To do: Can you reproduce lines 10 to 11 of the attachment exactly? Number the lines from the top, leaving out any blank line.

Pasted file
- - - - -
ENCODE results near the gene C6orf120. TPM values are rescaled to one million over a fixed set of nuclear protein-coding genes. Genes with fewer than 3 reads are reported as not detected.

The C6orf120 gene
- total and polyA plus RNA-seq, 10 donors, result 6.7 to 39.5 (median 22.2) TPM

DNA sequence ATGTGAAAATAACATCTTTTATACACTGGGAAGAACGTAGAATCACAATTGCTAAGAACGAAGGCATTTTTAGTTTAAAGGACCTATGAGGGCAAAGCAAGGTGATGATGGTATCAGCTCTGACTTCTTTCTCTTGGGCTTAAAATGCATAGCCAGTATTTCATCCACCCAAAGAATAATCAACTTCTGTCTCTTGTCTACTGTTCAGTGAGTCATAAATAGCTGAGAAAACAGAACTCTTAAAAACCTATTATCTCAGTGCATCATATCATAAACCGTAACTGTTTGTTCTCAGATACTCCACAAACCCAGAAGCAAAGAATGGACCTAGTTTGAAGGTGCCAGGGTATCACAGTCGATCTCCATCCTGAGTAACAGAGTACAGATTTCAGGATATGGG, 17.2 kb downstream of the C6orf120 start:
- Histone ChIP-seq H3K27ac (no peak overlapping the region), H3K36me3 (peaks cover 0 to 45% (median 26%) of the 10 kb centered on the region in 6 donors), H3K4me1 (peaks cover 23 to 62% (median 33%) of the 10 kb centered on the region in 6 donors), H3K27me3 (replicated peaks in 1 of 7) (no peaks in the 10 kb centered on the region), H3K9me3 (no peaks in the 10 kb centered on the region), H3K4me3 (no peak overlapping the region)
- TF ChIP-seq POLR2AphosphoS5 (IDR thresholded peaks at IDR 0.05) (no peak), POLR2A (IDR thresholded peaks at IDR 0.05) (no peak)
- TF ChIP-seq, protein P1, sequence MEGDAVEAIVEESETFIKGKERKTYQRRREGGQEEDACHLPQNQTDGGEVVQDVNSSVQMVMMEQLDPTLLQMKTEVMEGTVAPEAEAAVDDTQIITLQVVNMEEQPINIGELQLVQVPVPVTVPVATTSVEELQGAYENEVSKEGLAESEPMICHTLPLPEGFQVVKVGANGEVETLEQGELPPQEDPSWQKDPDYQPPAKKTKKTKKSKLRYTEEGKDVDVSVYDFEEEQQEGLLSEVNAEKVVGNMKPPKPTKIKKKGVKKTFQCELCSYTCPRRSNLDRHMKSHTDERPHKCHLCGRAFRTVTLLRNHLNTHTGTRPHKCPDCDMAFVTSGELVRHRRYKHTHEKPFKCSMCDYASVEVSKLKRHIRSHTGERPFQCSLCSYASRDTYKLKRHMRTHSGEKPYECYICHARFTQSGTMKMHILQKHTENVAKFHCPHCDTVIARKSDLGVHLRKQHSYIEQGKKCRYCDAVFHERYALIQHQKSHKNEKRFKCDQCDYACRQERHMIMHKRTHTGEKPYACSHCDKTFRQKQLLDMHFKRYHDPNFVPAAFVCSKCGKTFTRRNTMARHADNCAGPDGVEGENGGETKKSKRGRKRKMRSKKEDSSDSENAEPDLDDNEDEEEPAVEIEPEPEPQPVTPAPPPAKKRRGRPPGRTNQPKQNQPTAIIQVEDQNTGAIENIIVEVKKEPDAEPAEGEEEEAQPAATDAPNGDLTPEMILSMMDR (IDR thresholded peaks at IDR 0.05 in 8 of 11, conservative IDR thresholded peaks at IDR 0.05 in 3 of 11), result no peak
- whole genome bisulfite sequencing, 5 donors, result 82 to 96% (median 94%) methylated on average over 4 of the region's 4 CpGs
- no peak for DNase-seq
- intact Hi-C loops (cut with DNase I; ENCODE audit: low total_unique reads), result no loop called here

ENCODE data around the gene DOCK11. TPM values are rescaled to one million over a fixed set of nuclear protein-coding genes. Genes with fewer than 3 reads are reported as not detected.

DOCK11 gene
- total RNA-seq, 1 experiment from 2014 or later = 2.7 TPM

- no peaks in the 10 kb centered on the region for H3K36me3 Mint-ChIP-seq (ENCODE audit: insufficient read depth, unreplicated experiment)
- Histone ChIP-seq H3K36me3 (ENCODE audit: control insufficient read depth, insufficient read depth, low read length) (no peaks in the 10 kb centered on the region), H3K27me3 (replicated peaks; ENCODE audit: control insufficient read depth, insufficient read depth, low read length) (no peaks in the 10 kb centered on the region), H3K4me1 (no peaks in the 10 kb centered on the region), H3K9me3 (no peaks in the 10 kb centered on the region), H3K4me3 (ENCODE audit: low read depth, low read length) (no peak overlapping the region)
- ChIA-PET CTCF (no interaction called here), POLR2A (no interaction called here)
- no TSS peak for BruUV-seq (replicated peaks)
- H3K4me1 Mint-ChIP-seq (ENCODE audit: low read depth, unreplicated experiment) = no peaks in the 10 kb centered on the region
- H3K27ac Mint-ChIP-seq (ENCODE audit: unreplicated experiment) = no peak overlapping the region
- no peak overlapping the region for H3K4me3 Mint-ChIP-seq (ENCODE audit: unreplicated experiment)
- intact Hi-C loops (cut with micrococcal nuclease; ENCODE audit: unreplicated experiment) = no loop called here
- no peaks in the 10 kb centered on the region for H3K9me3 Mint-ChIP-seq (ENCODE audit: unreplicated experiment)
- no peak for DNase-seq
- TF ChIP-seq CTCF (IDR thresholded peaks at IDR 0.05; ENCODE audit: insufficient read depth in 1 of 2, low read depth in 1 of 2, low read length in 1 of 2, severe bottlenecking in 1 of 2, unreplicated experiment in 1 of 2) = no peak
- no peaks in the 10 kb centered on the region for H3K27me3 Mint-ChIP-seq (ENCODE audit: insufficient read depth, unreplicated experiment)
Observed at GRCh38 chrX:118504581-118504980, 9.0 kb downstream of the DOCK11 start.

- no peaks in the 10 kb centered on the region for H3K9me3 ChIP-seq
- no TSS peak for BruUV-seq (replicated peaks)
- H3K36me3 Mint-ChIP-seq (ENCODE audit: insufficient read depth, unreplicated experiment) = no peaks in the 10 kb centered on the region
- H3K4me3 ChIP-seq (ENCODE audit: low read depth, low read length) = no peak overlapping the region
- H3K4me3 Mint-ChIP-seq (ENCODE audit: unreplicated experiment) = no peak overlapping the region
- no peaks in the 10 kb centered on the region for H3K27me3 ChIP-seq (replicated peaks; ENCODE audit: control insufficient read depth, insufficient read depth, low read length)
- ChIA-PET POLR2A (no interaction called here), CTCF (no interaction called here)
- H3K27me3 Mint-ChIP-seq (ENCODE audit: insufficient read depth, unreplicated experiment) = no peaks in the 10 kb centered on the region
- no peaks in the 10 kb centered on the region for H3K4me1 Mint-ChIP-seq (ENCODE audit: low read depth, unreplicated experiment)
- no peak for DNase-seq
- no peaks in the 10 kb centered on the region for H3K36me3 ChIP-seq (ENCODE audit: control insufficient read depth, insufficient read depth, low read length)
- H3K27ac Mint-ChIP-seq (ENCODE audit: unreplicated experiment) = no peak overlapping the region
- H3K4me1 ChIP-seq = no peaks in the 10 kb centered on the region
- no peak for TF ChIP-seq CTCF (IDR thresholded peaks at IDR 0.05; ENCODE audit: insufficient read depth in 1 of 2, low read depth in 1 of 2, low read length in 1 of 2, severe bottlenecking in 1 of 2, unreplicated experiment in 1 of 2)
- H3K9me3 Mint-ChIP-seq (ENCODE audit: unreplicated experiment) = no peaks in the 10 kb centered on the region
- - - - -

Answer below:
- intact Hi-C loops (cut with DNase I; ENCODE audit: low total_unique reads), result no loop called here

ENCODE data around the gene DOCK11. TPM values are rescaled to one million over a fixed set of nuclear protein-coding genes. Genes with fewer than 3 reads are reported as not detected.